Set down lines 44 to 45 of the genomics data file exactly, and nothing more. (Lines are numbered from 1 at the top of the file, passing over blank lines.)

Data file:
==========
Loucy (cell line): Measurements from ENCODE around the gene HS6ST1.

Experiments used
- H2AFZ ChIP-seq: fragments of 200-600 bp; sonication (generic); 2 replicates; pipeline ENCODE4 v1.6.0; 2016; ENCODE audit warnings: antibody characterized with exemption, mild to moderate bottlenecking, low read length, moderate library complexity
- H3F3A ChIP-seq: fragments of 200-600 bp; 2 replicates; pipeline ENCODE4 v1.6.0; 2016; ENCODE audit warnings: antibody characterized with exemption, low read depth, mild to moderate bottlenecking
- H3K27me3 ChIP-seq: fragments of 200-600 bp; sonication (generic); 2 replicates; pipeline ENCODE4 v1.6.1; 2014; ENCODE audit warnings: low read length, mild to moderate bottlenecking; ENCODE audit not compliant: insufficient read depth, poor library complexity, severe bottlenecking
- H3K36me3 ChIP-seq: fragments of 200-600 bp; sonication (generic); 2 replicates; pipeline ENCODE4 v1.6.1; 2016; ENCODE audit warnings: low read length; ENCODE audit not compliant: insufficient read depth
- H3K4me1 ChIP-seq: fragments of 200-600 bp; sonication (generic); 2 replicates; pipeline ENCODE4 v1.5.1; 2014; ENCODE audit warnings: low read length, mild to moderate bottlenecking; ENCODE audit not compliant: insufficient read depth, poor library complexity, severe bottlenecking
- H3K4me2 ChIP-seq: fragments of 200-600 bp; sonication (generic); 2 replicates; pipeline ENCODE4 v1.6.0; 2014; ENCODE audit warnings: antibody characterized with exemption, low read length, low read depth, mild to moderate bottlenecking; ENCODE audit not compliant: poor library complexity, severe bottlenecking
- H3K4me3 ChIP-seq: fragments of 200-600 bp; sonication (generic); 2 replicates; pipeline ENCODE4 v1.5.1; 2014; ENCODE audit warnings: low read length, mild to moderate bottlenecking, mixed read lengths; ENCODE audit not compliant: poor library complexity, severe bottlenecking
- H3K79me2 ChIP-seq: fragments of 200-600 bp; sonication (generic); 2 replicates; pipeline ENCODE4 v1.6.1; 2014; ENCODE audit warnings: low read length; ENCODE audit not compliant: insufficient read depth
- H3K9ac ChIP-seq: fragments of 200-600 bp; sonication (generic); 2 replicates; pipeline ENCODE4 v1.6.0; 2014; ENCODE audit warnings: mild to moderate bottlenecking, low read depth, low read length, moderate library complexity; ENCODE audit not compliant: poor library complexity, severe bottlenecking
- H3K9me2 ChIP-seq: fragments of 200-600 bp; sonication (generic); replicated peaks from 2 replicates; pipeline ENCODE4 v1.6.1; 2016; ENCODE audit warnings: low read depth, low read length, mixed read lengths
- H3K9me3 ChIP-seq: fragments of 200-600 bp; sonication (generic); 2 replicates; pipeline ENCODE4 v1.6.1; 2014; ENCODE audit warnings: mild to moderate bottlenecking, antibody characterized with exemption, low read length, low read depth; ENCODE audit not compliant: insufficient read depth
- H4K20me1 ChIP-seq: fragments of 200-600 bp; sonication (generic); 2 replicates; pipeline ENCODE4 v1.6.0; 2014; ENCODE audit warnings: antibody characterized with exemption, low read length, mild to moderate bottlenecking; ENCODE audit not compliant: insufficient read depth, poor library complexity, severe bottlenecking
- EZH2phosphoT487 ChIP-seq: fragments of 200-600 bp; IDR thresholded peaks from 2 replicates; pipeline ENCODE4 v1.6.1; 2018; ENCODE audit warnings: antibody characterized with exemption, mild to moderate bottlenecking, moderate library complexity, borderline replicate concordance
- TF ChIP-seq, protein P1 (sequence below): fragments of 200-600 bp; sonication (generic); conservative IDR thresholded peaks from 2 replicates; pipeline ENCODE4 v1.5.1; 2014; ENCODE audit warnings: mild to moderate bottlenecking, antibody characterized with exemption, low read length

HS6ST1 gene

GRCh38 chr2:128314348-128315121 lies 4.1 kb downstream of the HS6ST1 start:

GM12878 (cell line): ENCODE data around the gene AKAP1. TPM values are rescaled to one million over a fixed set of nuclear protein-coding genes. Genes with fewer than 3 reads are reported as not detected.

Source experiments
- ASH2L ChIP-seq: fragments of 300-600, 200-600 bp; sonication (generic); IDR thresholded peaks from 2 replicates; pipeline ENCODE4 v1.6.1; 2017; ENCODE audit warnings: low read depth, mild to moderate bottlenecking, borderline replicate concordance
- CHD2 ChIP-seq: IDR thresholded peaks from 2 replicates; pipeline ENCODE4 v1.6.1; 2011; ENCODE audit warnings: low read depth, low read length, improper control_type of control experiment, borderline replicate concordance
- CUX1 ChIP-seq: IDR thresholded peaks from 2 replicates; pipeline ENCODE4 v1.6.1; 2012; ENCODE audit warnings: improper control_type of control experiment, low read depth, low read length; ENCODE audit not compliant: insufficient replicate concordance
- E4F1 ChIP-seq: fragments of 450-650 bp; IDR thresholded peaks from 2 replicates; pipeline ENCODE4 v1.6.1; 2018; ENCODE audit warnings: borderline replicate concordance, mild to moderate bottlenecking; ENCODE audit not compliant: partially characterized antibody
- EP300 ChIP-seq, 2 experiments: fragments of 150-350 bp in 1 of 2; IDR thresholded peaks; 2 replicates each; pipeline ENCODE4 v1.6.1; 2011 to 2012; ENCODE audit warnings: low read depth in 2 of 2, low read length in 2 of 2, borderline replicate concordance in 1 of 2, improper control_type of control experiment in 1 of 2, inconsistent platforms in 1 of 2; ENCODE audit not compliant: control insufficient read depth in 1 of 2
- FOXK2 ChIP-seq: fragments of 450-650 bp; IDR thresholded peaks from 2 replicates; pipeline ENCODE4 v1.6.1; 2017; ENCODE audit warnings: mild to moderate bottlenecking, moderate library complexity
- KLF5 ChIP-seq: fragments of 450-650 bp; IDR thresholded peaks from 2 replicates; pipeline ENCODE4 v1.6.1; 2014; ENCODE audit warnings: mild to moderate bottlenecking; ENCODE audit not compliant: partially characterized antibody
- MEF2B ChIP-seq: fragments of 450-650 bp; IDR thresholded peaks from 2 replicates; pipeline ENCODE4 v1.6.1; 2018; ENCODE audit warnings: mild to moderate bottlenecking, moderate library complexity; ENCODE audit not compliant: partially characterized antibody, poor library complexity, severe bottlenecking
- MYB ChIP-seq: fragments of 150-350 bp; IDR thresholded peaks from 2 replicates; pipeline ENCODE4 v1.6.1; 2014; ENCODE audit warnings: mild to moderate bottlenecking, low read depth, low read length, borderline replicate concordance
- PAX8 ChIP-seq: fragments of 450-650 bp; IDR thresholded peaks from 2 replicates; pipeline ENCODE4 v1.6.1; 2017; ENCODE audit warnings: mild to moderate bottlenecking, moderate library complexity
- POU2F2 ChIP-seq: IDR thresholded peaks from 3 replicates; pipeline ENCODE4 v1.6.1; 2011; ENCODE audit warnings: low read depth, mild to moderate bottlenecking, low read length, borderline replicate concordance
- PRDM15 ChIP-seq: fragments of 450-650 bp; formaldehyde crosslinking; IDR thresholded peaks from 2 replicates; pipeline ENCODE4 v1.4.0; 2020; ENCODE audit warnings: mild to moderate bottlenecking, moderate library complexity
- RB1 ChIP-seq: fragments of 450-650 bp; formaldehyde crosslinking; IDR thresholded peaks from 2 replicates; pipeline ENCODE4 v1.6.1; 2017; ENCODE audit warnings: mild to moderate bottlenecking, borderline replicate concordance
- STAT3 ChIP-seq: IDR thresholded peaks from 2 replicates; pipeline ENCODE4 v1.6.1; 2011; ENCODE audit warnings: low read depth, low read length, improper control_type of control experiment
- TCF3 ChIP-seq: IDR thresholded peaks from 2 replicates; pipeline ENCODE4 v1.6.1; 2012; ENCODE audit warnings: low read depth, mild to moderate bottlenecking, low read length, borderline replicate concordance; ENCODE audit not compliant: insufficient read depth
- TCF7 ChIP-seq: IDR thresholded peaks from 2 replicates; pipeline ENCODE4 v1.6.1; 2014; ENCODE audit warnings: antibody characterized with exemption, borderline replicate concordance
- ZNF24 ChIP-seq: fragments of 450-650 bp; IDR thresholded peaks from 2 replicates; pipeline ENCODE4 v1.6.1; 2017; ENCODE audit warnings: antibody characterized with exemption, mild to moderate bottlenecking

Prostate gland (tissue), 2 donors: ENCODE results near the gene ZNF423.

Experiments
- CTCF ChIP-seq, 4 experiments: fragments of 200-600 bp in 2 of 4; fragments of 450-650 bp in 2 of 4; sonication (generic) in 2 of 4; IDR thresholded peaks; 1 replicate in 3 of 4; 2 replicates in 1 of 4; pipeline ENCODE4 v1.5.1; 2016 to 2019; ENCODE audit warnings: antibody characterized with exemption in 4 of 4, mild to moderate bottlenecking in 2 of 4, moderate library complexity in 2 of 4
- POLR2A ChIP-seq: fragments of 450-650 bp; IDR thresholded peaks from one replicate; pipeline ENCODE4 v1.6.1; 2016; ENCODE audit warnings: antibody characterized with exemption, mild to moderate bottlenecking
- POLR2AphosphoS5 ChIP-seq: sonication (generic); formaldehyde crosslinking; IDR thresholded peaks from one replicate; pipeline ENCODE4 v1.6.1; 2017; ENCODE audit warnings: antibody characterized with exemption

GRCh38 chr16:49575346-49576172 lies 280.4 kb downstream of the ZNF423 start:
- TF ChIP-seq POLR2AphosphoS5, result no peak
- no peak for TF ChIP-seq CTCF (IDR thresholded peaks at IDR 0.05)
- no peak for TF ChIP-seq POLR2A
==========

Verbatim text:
- TF ChIP-seq POLR2AphosphoS5, result no peak
- no peak for TF ChIP-seq CTCF (IDR thresholded peaks at IDR 0.05)